Posted by: jesshistory2 | September 30, 2009

Cemetery Thoughts …

I have to admit; I’m not a fan of visiting cemeteries. I find cemeteries a little creepy, but I go to cemeteries because there might be some information on the tombstones of my ancestors or in the sexton’s records. (And, to state the obvious, find out where my ancestors are buried.)

I think the main reason why I find cemeteries creepy – and this does not include national cemeteries like Arlington or Gettysburg – i s probably because the pervasiveness of death. I’m young, and I do not think about death very much. The unearthly stillness in a cemetery can be unnerving. The biggest difference between national cemeteries and the rural or local cemeteries is that the national cemeteries are, for me, a historical place and as such, there are always large groups of people walking around. It is less intimidating to walk around a cemetery when there are many people walking around or when one is visiting a cemetery because of the history that surrounds the place. Visiting a rural or local cemetery is, for me, a completely different experience than visiting a national cemetery.

Of course, I have never gone into a cemetery alone. (Having other people with when you go to a cemetery is good idea for safety reasons besides the other reason of helping to keep the fear away.) I have always visited a cemetery with family members, primarily with my grandparents and my brother. Most of the cemeteries I have visited are cemeteries where my ancestors and their siblings are buried, and most of those cemeteries are rural cemeteries in Michigan. Many of them have been alongside a two-lane road and the area is almost completely deserted (ie., few cars passing by on the road or no other living people in the cemetery.) Of course, at the same time, these cemeteries can be interesting as to the variety of the tombstones. If I could forget that the dead people are buried in cemeteries, I could easily mistake cemeteries for parks with magnificent stone sculptures. It would work, but only if I didn’t notice the pervasive scent of decay. (I’m serious about this. It smells sweet but repugnant at the same time.) To be honest, I’m not exactly thinking this the whole time I’m in the cemetery. These thoughts are more subconscious, in the back of my mind, and they only last for few seconds or minutes. They go away only because I my main concern is to find where my ancestor is buried, take a picture (or pictures) and write down any information that I find, including where the grave is located. (As you can imagine, I want to get my research done as quickly as I can.)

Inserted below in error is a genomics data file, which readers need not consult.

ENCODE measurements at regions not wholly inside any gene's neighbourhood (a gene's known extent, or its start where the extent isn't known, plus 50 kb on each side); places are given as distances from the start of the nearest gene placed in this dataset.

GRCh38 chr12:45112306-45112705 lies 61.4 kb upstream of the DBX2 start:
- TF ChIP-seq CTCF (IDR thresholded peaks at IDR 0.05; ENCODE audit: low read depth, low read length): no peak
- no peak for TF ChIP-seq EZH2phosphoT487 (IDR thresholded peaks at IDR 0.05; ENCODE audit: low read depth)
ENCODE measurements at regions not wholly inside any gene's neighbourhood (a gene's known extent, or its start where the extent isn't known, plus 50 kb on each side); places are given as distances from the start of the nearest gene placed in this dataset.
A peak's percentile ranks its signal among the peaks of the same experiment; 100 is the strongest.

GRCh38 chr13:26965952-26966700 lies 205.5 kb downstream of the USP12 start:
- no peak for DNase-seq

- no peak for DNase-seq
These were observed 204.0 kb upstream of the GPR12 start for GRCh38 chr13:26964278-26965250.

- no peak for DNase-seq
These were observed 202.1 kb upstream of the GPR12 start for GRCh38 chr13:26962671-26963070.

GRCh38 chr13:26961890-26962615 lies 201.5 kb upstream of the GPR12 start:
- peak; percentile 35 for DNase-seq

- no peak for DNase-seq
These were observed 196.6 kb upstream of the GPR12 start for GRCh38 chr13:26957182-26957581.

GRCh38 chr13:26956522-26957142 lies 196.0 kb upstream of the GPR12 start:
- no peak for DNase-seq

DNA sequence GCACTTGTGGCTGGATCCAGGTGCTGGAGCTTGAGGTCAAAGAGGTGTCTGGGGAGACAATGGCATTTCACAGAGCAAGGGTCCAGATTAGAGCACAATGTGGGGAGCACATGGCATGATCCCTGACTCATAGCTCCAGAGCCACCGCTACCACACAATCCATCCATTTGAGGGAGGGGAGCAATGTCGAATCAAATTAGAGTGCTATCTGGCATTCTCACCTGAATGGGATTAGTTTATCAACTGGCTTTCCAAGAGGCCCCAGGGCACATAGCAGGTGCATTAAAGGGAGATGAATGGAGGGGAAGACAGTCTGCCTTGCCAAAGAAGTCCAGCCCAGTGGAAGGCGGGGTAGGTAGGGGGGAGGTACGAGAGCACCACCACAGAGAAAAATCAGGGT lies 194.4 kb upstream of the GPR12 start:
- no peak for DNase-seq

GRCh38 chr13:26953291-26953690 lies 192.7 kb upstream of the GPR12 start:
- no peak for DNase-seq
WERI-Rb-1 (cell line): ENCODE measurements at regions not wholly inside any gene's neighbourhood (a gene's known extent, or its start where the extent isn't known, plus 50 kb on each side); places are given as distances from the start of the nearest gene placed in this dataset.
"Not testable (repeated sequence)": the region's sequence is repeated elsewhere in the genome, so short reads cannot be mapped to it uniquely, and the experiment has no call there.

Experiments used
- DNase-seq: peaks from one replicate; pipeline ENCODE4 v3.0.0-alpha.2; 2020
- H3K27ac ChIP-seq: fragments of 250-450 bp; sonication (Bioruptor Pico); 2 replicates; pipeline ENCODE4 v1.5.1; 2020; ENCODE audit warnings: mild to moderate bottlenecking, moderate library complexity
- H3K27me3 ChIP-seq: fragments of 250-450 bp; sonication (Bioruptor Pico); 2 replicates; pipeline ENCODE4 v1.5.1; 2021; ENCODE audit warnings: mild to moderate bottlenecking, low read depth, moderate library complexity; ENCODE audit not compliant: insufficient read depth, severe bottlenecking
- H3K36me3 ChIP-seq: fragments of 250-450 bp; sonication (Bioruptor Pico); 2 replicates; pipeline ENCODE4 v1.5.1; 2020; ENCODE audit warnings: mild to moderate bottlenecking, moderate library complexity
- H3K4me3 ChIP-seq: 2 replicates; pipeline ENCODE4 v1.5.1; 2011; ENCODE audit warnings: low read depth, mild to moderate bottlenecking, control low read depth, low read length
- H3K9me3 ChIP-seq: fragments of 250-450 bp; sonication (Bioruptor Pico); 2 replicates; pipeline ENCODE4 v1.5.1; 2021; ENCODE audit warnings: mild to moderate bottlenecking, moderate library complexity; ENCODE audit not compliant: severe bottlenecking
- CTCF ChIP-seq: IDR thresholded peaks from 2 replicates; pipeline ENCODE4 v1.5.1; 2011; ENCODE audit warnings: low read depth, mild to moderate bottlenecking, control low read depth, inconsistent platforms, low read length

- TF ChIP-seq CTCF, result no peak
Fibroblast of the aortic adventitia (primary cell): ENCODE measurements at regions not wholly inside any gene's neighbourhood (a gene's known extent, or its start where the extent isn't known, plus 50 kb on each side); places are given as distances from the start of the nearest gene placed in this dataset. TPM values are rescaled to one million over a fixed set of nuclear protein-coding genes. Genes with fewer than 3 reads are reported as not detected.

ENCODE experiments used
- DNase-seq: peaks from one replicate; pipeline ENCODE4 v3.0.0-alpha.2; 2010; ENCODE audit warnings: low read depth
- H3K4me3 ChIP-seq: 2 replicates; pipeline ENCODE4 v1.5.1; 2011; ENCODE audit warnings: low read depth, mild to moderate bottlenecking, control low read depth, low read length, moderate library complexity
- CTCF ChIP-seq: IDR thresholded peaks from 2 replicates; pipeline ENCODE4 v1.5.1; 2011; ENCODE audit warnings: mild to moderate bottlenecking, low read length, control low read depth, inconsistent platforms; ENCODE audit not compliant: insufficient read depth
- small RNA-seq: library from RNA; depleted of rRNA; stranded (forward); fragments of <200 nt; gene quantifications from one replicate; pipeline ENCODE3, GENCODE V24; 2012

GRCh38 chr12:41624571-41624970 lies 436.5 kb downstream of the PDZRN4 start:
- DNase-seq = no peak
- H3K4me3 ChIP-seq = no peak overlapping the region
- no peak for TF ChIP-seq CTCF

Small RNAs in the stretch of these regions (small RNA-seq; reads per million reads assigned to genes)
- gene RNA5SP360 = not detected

So, what experiences have I had? It may sound like I’ve had a bad experience from what I have written up above, but I really haven’t had any bad experiences (other than wasting time). I just have a minor phobia of cemeteries. A few of my experiences:

  • A literal wild goose chase in searching for the burial site of my great-great-grandfather. (I won’t write about that in this post as this story is a post in its self. Someday, I’ll post about it in the future.)
  • The accidental discovery of an ancestor’s grave while searching for the graves of other ancestors. (I found those graves too, but I wasn’t expecting to find my other ancestor’s grave as well.)
  • And the mistake I made the first time I went to do research in Saint Joseph County, Michigan. (It is much easier to go to the library first, find the transcriptions, and then go visit the cemetery. I don’t think I need to say anymore about that one.)

I realize that these are not exactly thrilling experiences. These are just the more memorable experiences I have had in the past four years of doing genealogy. I will have to write on my other experiences on other posts otherwise this post will be extremely long.

So, what do you think about cemeteries? As always, you are more than welcome to leave a comment.

Originally posted on October 14, 2007.


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